Let the Battle Begin

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Democratic presidential hopeful Sen. John Edwards, makes a point as Former Gov. of Vermont Howard Dean looks on

Saturday night's Democratic presidential debate, in Columbia, S.C., had all the makings of a waste of time. It came earlier than ever in the process of selecting a nominee. Hardly anyone was watching. There were nine candidates, from serious to fringe, crowding the stage. And 90 minutes didn't give any of them much time. But it turned out to be worth the trip. The battle is engaged, and even in a field this large, no one sounded alike. More importantly, nearly every one of the nine left the debate with a more coherent, fully formed message. At this stage of the game, those are the tests to meet.

As often happens, the least revealing part of the evening was the most entertaining. That came first: Moderator George Stephanopoulos of ABC News,(who proved an adept ringmaster), succeeded in goading Senator Massachusetts John Kerry and former Vermont Governor Howard Dean to replay a bit of the feud that had dominated much of the news leading into the debate. Dean, referring to the fact that his commitment to a strong military had been questioned by a Kerry aide, said, "I would have preferred, if Senator Kerry had some concerns about my fitness to serve, that he speak to me directly about that." And Kerry, referring to the fact that Dean had been quoted as questioning his mettle, invoked his Vietnam combat record (something he did twice more in the course of the debate). "I don't need any lectures in courage from Howard Dean," Kerry said.

It was abundantly clear that these two men don't like each other. But then, we had figured that out already. That the Reverend Al Sharpton, of all people, would play peacemaker, with an admonition that the two shouldn't give the Republicans any more ammunition, was enough to move the debate onto other territory.

But the sparring continued—much of it centered on Missouri Congressman Dick Gephardt and the ambitious health care plan he had unveiled the week before. Aides to the various campaigns argued afterward over how seriously Gephardt's proposal had been damaged in the fray. But the mere fact that he had made himself the center of discussion was something of a victory for a candidate whose biggest danger was being dismissed as being too shopworn, too tired and too tied to Big Labor to matter.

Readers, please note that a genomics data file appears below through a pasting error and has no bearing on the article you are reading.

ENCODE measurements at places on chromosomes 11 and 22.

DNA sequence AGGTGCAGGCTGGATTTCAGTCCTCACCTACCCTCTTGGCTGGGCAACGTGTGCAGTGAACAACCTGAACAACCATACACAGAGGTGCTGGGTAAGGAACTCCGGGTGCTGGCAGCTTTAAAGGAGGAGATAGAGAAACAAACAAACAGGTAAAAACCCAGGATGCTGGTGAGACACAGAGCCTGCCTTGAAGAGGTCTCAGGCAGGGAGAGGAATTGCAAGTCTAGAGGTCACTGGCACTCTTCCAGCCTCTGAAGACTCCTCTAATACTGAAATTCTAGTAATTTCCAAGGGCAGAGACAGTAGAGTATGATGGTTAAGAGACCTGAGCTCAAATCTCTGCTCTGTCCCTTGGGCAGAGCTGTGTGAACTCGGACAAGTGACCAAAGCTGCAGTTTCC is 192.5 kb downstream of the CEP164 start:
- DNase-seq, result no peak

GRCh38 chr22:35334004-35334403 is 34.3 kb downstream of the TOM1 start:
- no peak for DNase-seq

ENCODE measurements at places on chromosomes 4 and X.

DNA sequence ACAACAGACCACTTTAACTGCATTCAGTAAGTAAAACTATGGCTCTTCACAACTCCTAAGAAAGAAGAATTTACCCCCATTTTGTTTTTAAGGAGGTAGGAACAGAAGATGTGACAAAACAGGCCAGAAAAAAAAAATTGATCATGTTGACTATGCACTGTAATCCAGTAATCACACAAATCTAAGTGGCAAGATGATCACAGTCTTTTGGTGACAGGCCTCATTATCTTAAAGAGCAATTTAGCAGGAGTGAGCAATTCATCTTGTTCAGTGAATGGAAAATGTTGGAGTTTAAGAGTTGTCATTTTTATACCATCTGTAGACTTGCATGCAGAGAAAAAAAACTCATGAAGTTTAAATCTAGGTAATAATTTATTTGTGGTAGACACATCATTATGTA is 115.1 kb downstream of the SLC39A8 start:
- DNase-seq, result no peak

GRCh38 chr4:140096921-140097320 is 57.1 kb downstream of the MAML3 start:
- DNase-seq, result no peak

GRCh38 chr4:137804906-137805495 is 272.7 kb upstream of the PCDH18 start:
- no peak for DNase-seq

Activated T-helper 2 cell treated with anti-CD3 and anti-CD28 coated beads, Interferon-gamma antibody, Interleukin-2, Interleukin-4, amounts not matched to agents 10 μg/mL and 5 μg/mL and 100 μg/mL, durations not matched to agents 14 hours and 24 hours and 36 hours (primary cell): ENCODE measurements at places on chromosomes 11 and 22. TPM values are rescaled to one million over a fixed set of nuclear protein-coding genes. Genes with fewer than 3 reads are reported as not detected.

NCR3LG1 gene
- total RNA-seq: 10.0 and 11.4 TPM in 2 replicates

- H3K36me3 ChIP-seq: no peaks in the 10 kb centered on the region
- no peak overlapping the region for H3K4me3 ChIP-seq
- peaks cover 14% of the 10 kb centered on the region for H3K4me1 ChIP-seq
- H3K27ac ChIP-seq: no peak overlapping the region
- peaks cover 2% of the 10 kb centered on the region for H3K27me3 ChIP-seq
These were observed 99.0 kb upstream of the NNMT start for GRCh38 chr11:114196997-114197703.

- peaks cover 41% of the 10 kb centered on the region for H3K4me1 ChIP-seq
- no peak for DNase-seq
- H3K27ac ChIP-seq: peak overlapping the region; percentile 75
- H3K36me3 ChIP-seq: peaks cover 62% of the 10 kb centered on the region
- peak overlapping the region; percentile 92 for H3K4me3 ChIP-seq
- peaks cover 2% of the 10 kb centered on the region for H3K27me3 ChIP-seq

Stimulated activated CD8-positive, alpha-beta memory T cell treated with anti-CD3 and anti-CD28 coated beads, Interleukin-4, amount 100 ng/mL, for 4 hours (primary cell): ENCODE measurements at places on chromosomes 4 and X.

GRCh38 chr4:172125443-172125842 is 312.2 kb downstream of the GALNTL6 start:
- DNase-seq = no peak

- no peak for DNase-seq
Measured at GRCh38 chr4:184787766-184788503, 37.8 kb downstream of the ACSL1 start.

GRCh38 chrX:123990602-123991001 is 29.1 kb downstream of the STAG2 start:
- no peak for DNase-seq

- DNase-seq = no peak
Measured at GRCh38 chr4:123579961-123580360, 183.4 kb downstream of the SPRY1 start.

The candidate who may have gained the most, however, was Connecticut Senator Joe Lieberman, who made a more muscular showing than has been seen to date. Al Gore's running mate grabbed hold of a message: He alone can go toe to toe with George Bush on the issues of national and homeland security that are the President's greatest strengths, which leaves him in the best position to attack Bush's weaknesses on the economy and social issues. Though the primary calendar presents no obvious opportunities for Lieberman in the early states, and he's not going to be an easy sell with the left-leaning Democratic primary electorate, he managed on Saturday night to buy a piece of political real estate for himself.

For North Carolina Senator John Edwards, the first-quarter fundraising champ, the challenge was to put an edge on the fuzzy populism that he has been road-testing in the early states. Edwards was more explicit in his assertion that big business can't be trusted to do the right thing. At one point, he described the Gephardt plan, which relies on corporate tax credits to fund near-universal health coverage, as the "you're in good hands with Enron" approach. That was probably the first time that anyone has suggested that Gephardt is a toady for corporate America.

When it came time for the candidates to ask each other questions, four of them addressed theirs to Florida Senator Bob Graham, who will formally begin his campaign on Tuesday. The fact that they seemed to be putting him through a job interview didn't do much to dispel the notion that late-entry Graham is really in it to become the running mate. But the extra airtime couldn't hurt, and Graham's spinners afterward insisted that their man came off looking like the upbeat, mature adult in the field. No one asked any questions of Kerry or Dean, apparently having concluded that they didn't want to give either any more oxygen.

Even the long shots had their moments, and it appears that one role they will play in this race is to force the others to talk about issues that don't always make it to the front burner. Former Senator and Ambassador Carol Moseley Braun focused on civil liberties, and Congressman Dennis Kucinich kept bringing the conversation back to trade.

Whether any of them will have what it takes to beat President Bush remains to be proven. But that's not the issue yet. Their first challenge is to convince Democrats that it's time to start paying attention. By that standard, everyone won on Saturday night.